The real estate sector’s largest takeover battle is heating up after H&R Real Estate Investment Trust emerged Wednesday night with a multibillion-dollar offer for one of the country’s premier mall owners.
H&R, which was part of the team that bought Bank of Nova Scotia’s flagship headquarters in downtown Toronto last year, would become the largest REIT in the country should its friendly offer for Primaris Retail Real Estate Investment Trust succeed.
The new deal values Primaris at nearly $3-billion, or $28 a share, just above a hostile $26-a-share bid put forward in December by a consortium led by KingSett Capital. When Primaris’s debt is taken into account, the new offer is worth about $4.6-billion.
It is believed to be the biggest takeover ever of a real-estate investment trust in Canada, and comes with the blessing of Primaris’s board and management.
The escalation is a sign that commercial real estate assets are still attracting major investment, despite concerns the market may have peaked along with the housing sector.
Investors have been drawn to the property sector for its outsized returns at a time when stocks and bonds have underperformed, and have been enabled by low interest rates and easy access to money.
Primaris owns more than 30 malls and shopping centres across the country, such as the Northland Village Mall in Calgary and Place Vertu in Montreal. The malls have benefited from the influx of American retailers looking to expand northward over the last year, with 10 of them preparing to add Target locations in the coming months.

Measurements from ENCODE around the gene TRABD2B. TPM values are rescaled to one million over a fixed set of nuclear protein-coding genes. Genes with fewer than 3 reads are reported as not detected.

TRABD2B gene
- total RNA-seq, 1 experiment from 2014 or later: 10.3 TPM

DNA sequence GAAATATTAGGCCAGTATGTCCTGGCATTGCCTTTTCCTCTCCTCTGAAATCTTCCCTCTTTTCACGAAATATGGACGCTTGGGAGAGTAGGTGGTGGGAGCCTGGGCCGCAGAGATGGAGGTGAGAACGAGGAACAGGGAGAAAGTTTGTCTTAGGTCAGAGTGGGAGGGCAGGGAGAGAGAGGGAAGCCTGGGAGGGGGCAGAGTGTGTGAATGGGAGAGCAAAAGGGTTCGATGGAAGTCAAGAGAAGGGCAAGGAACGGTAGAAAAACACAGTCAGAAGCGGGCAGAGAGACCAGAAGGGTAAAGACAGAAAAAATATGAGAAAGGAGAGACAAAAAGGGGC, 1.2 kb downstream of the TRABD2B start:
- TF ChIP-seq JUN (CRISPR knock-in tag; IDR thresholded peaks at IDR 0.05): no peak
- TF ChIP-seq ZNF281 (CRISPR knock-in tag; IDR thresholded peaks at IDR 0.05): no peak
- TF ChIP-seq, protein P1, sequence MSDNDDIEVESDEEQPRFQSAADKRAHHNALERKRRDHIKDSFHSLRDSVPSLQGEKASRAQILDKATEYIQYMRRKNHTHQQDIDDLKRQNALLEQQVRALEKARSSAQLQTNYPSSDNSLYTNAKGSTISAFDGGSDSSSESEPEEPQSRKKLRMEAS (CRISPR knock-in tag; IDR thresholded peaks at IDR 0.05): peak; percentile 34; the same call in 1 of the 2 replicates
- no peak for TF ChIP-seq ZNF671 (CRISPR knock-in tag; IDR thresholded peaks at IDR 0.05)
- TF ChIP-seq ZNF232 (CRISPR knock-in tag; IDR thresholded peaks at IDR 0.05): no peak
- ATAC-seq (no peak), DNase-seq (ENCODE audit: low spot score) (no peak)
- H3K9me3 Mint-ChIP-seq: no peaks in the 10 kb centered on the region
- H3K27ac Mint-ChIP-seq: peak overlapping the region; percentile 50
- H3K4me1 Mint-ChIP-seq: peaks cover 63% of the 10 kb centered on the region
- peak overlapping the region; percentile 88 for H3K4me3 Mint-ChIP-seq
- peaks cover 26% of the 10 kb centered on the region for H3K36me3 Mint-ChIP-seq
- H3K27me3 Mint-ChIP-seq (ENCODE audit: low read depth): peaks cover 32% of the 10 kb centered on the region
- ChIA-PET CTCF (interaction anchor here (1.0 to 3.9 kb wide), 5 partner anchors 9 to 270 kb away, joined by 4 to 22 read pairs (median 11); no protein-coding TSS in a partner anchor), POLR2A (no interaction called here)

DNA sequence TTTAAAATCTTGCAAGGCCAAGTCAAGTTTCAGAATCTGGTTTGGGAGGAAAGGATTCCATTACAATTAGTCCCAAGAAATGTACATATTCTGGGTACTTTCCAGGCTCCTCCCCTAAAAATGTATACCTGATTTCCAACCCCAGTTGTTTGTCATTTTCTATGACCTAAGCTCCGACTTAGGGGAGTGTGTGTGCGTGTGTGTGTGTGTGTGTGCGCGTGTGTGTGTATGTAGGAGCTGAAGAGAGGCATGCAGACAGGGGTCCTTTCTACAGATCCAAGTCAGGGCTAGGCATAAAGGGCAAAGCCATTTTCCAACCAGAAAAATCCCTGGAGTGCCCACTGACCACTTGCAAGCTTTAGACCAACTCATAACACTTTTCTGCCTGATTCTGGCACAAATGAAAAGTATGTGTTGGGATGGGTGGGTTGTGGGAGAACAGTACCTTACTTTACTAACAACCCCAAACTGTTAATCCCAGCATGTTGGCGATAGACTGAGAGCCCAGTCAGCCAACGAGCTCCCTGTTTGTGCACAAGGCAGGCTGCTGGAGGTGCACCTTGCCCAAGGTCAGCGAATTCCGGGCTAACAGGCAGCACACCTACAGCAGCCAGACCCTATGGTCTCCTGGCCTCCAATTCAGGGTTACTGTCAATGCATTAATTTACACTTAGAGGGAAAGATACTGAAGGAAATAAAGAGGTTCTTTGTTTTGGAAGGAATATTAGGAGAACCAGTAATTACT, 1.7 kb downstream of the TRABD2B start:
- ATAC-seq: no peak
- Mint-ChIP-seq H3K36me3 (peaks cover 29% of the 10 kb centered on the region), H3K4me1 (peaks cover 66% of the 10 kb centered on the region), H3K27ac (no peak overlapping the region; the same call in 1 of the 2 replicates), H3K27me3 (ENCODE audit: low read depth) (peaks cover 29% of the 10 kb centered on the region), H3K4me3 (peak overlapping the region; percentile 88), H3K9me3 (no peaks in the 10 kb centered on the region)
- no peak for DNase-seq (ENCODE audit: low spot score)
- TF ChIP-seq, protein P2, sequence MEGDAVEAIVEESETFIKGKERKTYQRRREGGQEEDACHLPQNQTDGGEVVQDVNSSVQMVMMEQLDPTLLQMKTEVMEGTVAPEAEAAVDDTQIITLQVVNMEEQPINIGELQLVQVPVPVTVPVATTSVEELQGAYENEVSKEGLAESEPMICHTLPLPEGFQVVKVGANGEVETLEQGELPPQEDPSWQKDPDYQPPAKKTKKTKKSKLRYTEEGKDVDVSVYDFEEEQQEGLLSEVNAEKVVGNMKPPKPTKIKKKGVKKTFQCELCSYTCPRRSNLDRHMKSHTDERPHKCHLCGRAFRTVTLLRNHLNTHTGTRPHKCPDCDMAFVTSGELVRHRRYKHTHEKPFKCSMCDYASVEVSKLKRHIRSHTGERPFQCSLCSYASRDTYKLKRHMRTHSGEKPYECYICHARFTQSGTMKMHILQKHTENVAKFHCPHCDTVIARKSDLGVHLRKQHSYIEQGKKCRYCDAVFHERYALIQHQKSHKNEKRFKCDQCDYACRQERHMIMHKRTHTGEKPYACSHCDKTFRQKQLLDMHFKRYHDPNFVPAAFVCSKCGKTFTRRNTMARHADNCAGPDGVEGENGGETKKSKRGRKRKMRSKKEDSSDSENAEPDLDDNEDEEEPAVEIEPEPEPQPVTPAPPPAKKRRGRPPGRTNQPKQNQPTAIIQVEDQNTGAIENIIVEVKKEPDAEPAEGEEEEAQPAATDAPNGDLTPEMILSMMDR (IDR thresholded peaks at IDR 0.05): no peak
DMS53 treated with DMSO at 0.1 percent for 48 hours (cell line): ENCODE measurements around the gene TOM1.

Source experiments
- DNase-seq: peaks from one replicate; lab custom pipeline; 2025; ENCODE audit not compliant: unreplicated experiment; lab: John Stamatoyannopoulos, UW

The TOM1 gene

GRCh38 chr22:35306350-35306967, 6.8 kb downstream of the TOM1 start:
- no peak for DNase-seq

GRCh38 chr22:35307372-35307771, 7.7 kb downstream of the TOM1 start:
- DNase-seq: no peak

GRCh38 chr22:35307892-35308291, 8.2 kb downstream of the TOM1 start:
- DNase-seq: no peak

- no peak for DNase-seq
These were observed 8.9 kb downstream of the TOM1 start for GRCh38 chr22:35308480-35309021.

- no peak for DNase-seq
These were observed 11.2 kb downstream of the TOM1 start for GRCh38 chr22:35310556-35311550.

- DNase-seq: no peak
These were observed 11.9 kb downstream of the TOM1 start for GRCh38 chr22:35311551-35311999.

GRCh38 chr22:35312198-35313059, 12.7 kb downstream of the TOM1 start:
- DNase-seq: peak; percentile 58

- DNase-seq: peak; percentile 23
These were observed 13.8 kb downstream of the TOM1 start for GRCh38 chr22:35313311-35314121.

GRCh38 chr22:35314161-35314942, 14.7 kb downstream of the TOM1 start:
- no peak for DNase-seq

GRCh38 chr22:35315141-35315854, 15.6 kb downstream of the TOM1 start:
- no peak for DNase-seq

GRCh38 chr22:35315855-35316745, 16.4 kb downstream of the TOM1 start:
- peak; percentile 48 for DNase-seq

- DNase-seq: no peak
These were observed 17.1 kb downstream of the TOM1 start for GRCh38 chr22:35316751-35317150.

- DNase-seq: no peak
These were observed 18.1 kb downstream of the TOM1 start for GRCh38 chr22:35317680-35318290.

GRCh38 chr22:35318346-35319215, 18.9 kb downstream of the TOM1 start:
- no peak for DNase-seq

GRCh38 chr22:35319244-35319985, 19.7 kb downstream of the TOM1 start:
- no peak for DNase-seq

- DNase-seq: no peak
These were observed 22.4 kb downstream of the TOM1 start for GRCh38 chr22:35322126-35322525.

“We have succeeded in our mandate to attract a financially superior alternative to the hostile offer currently in the market,” said Bill Biggar, chair of the independent committee at Primaris, of H&R's cash-and-stock proposal. “This transaction delivers greater value to our unitholders while allowing them to remain invested in the enclosed shopping centre asset class, and provides our employees with the opportunity to be a part of the largest consolidated REIT in Canada, with excellent growth prospects.”
H&R chief executive officer Tom Hofstedter called the offer “a unique opportunity to acquire an irreplaceable and much sought-after enclosed shopping centre portfolio. It permits us to expand into a new and exciting asset class in Canada with an existing infrastructure having an experienced and dedicated professional team.”
The original hostile bid caught industry insiders off guard. It was put together in December by private-equity firm KingSett, the Ontario Pension Board and Canada’s largest shopping mall owner, RioCan REIT, who intend to divide the assets. The proposal was immediately dismissed by Primaris as unwelcome and too low to be taken seriously.
But the bidders weren’t dissuaded, suggesting another counteroffer would not be likely. “It is a bit of a work of art to be able to create this premium, and we elected to put our best price forward,” KingSett managing partner Jon Love said when the original deal was announced.
If the H&R deal falls through because of a higher unsolicited bid, H&R would receive a $106-million break fee. About $70-million of that is cash; the rest would come in the form of options to acquire Toronto’s Dufferin Mall and other properties along Yonge Street in the city’s downtown.
KingSett once held a 12-per-cent stake in Primaris, which it sold in the fall of 2010 as it concentrated its resources on buying a swath of industrial properties as part of a $2-billion joint venture with AIMCo. The bidders in the KingSett consortium now hold about 7 per cent of Primaris’s units.
KingSett could not be reached for comment by the time of publication.
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